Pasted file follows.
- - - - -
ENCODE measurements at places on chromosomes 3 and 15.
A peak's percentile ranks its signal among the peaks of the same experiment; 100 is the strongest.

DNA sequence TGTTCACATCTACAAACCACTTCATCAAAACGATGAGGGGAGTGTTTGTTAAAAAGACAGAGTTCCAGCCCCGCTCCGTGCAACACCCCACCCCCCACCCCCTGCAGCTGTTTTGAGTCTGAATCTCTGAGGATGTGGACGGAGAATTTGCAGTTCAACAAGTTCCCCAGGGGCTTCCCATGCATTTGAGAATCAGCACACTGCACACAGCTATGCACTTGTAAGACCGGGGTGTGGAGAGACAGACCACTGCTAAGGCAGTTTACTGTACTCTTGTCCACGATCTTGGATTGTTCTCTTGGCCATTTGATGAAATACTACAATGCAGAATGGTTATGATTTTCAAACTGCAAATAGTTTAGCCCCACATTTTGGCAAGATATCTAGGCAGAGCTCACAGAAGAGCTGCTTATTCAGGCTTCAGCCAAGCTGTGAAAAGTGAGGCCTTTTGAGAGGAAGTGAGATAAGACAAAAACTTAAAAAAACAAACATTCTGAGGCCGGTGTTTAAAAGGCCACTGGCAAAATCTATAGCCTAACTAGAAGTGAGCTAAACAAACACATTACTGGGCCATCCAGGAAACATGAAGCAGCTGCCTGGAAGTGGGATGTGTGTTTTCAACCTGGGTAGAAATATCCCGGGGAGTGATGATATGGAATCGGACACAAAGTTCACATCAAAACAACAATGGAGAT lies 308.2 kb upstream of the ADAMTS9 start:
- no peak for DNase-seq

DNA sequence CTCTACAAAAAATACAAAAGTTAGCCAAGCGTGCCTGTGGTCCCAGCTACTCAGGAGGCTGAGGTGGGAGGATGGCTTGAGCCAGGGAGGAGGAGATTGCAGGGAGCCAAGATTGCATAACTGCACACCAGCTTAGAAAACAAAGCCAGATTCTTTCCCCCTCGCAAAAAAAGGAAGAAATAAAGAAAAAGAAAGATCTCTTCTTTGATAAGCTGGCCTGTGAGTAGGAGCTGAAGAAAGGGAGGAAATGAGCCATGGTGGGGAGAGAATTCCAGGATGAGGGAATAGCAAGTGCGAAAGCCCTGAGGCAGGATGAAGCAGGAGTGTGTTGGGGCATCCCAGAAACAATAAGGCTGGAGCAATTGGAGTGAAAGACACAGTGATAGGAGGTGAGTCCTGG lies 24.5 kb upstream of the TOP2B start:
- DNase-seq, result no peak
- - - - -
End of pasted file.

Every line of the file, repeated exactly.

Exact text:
ENCODE measurements at places on chromosomes 3 and 15.
A peak's percentile ranks its signal among the peaks of the same experiment; 100 is the strongest.

DNA sequence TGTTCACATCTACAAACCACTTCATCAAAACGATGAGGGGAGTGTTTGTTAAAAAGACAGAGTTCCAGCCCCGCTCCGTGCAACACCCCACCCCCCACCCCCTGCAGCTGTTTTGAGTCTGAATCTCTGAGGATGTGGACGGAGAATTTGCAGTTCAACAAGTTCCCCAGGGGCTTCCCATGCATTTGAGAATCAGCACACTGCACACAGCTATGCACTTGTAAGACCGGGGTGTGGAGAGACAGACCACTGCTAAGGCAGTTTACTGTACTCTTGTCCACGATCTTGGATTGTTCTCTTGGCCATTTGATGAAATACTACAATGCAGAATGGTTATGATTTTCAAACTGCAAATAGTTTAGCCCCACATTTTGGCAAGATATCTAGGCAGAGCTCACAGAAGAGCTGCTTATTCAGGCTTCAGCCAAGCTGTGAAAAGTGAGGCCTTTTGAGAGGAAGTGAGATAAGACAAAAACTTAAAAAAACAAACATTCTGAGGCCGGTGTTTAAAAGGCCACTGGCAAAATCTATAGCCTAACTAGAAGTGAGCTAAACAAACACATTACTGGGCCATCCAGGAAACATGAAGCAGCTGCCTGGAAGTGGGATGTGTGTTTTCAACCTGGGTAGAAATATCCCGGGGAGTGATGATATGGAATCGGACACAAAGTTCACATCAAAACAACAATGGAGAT lies 308.2 kb upstream of the ADAMTS9 start:
- no peak for DNase-seq

DNA sequence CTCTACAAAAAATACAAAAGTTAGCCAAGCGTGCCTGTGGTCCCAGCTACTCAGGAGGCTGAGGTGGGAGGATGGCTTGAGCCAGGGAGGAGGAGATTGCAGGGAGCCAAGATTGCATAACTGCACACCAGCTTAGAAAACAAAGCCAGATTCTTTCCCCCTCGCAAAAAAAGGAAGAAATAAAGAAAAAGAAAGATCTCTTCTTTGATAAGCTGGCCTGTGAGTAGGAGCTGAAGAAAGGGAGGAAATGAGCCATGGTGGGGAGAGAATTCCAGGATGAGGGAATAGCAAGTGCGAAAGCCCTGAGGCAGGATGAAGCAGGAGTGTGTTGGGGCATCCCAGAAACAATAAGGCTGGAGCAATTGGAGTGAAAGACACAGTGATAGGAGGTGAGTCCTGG lies 24.5 kb upstream of the TOP2B start:
- DNase-seq, result no peak